Make sure that your passports are up to date, and schedule doctors’ appointments for any shots you may need.

Shop for bridesmaids’ dresses..

Allow at least six months for the dresses to be ordered and sized.

Meet with the officiant.

Map out the ceremony and confirm that you have all the official documents for the wedding (these vary by county and religion).

Send out save-the-dates.Reserve structural and electrical necessities.Book portable toilets for outdoor events, extra chairs if you need them, lighting components, and so on.

Arrange transportation.

Consider limos, minibuses, trolleys, and town cars.

Compose a day-of timeline.

Draw up a schedule of the event and slot in each component (the cake-cutting, the first dance). If you have a planner, he/she/they will assist with this.

Five to Four Months Before

Book the rehearsal-dinner venue.

Negotiate the cost and the menu. If you’re planning to host a day-after brunch for guests, book that place as well.

Check on the wedding invitations.

Ask the stationer and calligrapher for samples of the finished invitations and revise them to suit your needs.

Taste and order the wedding cake.

Some in-demand bakers require a longer lead time. Attend several tastings before committing to any one dessert pro.

Send your guest list to the host of your shower.

Provided you, ahem, know about the shower.

Purchase wedding shoes and start outfit fittings.

Bring the shoes along to your first fitting so the tailor can choose the appropriate length for your look.

Schedule hair and makeup artists.

Make a few appointments with local experts to try them out. Snap a photo at each so you can compare results.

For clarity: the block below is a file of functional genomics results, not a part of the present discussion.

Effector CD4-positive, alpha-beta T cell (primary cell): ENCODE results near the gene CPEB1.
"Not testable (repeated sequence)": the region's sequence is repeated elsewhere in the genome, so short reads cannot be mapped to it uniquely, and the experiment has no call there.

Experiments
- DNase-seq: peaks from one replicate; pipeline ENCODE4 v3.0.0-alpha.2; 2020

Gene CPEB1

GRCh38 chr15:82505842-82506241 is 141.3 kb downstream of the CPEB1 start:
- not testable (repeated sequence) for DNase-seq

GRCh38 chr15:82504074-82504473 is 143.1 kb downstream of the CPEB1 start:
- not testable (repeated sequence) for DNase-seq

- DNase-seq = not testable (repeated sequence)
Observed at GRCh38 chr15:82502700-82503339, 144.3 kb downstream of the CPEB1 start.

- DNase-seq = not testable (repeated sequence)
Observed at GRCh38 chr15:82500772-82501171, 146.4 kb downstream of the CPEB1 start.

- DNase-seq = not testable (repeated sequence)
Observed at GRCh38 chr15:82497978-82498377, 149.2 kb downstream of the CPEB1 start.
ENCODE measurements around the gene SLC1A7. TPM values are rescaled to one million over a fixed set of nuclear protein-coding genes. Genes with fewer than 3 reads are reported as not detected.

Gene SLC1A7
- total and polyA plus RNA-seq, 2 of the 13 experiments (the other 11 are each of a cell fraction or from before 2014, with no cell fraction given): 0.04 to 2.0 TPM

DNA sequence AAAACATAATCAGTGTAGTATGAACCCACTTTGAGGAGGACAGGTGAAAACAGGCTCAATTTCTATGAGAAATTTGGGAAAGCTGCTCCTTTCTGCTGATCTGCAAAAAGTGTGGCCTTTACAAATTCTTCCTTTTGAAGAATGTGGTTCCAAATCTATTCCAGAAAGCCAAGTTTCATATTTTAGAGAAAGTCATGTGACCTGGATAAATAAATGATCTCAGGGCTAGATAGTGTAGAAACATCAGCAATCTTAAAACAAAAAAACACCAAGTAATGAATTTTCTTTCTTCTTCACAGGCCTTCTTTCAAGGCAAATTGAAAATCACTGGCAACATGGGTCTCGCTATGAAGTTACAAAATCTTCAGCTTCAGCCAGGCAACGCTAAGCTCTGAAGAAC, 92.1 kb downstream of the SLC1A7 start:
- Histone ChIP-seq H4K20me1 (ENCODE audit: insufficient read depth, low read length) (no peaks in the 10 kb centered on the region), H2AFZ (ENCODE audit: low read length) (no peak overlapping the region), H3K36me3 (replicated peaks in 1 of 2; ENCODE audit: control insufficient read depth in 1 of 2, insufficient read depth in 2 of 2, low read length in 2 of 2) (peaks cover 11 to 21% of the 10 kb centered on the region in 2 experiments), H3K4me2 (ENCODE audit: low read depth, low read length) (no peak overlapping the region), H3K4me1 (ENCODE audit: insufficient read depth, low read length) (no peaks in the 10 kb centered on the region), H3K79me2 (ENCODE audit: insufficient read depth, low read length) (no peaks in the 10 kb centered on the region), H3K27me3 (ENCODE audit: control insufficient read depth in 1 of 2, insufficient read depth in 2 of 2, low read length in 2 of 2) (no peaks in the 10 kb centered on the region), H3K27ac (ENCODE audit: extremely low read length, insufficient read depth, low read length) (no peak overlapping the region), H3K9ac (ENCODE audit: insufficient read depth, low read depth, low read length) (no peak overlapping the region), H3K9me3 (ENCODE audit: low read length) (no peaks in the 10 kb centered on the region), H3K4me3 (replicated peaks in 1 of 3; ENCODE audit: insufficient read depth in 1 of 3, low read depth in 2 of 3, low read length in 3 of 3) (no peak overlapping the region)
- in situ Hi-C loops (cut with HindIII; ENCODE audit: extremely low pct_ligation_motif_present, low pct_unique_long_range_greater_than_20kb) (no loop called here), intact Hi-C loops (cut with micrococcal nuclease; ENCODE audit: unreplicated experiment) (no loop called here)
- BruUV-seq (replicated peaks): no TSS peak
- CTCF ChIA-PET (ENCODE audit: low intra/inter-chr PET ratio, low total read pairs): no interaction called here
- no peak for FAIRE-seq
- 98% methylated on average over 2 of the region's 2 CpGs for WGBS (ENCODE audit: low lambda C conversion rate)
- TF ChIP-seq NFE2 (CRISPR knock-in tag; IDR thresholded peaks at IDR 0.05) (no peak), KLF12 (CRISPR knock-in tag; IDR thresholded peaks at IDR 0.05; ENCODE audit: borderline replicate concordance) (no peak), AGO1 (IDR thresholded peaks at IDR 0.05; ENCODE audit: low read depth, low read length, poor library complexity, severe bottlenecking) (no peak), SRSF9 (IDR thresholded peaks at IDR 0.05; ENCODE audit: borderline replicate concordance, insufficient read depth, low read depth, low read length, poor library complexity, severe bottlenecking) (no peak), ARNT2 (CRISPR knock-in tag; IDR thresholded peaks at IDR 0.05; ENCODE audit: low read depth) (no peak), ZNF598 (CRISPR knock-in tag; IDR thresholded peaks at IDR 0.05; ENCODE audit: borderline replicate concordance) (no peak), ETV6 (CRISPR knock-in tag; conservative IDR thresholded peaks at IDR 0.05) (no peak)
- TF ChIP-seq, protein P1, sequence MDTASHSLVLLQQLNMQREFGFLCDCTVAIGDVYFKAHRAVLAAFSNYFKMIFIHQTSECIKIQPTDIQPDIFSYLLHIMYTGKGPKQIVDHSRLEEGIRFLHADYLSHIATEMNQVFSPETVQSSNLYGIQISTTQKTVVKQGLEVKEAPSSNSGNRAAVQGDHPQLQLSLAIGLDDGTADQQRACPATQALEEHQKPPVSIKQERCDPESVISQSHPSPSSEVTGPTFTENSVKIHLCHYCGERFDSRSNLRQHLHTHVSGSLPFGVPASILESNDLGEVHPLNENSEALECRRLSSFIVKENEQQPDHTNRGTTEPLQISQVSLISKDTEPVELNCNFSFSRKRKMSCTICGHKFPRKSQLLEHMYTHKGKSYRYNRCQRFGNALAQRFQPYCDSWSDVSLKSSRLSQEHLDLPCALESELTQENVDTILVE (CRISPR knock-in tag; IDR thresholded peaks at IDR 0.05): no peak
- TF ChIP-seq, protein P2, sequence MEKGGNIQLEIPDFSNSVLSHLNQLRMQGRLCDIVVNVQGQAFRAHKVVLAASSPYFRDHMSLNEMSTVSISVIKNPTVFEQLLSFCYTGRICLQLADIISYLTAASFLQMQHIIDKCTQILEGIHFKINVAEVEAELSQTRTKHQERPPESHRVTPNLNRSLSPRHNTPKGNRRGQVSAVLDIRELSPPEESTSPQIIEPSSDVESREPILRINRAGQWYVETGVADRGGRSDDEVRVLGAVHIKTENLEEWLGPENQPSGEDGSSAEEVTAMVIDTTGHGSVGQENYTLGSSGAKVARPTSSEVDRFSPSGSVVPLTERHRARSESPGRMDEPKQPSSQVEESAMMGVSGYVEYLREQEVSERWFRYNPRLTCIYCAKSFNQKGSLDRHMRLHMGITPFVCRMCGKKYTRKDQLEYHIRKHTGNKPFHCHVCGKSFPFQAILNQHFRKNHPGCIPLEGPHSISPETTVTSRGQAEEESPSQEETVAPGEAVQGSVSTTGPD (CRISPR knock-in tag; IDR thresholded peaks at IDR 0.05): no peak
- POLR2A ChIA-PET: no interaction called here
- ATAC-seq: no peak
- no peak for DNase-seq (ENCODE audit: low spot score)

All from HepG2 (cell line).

Set your music playlist.

What should be playing when the wedding party is announced? During dinner? To kick off the dancing? Keep a running list of what you do and don't want played.

Three Months Before

Finalize the menu and flowers.

You’ll want to wait until now to see what will be available, since food and flowers are affected by season.

Order favors, if that's your thing.

Some crowd-pleasing ideas: monogrammed cookies or a treat that represents your city or region. If you’re planning to have welcome baskets for out-of-town guests, plan those now too.

Make a list of the people giving toasts.

Which loved ones would you like to have speak at the reception? Ask them now.

Finalize the readings.

Determine what you would like to have read at the ceremony—and whom you wish to do the readings.

Purchase your undergarments.

And schedule your second fitting.

Finalize the order of the ceremony and the reception.

Print menu cards as well as programs.

No need to go to a professional printer, if that’s not in your budget: You can easily create these at home.

Purchase the rings.

This will give you time for resizing and engraving.

Send your event schedule to every vendor.

Giving them a first draft now allows ample time for tweaks and feedback.

Two Months Before

Touch base again with all the hired pros.

Make sure any questions you or they had on your first draft have been answered.

Meet with the photographer.